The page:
Monday, March 9, 2015 - 3:00am

In today's Academic Minute, Paul Matthew Sutter, an astronomer and physicist at Ohio State University, profiles dark energy. Learn more about the Academic Minute here.

Friday, March 6, 2015 - 3:00am

Drexel University has decided to stick to its Philadelphia home. The university announced major plans in 2008 to build up both undergraduate and graduate programs in Sacramento. Then in 2011 the university called off the plans to build an undergraduate campus and said it would stick with graduate programs. But on Thursday the university announced it would phase out the graduate programs as well, after giving students time to finish their degrees.

"As we aligned Drexel’s programs and operations in recent years to better focus on pressing priorities -- improving academic quality, growing financial aid and increasing student retention -- it became more and more apparent that our efforts in Sacramento no longer advance our mission as a research university. Moving forward, we believe Drexel can best serve students and society through degree programs in Philadelphia and online, an enhanced connection to greater Philadelphia and new global academic and research partnerships," said a statement from John Fry, president of the university.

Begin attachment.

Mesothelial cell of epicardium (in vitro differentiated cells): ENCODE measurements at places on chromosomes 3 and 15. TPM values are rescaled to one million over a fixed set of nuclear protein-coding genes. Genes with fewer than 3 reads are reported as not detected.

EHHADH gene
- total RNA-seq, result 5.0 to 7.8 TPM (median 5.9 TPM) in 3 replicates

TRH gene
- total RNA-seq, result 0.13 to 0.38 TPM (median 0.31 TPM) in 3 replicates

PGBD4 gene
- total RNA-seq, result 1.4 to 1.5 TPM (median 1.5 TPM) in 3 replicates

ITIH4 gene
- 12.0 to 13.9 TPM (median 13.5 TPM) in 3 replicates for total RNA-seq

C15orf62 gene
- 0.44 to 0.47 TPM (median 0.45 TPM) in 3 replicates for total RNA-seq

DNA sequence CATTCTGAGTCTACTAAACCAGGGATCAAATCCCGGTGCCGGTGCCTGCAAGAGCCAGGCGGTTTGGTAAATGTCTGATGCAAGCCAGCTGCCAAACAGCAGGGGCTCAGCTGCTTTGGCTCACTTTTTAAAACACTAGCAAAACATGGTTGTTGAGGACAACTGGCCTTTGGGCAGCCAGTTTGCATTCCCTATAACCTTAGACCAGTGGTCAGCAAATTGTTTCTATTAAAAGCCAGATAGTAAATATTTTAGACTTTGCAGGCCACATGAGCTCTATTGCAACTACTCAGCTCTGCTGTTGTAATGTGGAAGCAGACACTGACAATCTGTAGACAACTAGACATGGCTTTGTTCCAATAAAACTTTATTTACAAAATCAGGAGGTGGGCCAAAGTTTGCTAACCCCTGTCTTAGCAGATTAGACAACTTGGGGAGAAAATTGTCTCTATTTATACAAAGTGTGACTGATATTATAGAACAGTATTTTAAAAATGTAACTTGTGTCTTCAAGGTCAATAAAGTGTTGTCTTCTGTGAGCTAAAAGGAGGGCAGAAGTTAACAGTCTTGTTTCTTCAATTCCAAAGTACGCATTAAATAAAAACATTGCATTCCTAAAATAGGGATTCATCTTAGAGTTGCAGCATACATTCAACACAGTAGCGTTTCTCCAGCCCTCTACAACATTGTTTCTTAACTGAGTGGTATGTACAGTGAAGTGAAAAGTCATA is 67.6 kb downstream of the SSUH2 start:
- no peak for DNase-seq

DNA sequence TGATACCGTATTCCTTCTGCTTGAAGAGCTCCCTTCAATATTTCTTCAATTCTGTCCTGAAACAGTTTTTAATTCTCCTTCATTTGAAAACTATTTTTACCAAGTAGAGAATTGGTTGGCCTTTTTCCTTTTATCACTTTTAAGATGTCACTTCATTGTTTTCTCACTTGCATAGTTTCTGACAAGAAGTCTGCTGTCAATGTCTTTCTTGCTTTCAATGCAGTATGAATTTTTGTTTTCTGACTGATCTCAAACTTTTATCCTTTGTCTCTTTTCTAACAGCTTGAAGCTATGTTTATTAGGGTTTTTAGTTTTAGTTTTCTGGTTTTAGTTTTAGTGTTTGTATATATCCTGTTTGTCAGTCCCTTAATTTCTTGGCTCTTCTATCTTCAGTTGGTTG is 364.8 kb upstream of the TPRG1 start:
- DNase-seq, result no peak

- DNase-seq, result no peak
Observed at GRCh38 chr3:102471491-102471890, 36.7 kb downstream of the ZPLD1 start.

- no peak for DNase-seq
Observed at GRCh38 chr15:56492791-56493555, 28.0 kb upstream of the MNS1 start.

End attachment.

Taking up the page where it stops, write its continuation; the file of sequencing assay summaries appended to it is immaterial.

Friday, March 6, 2015 - 3:00am

Wellesley College announced Thursday that it will admit transgender women. In addition to admitting those who were born as women and consider themselves women, the college will now "consider for admission any applicant who lives as a woman and consistently identifies as a woman."


Friday, March 6, 2015 - 4:38am

The Academic Senate of the Rancho Santiago Community College District has passed a resolution urging the district to end a $35 million consulting contract with the Saudi Arabian government, The Orange County Register reported. The resolution cites Saudi discrimination against women, Jews and others, and says that the college shouldn't be engaged in helping the Saudi government build education in a deeply discriminatory society. District leaders said they would be helping Saudi students and that the money they will be paid is similar to the funds going to other community colleges helping with such work.


Friday, March 6, 2015 - 3:00am

Researchers at the University of the West of England and the humanitarian organization Oxfam are testing on the streets of Bristol a new urinal intended for refugee camps. The urinal uses urine to power microbial fuel cell stacks, which in turn generate electricity. To ensure the prototype sees plenty of traffic, the urinal is "conveniently situated near the Student Union Bar," the university said in a press release.

Friday, March 6, 2015 - 3:00am

Cheerleaders from Albany State and Tuskegee Universities were sent home this week after they got into a fight at a basketball tournament. Officials from the two universities are investigating, and video of the fight has gone viral. The video is courtesy of HBCU Sports.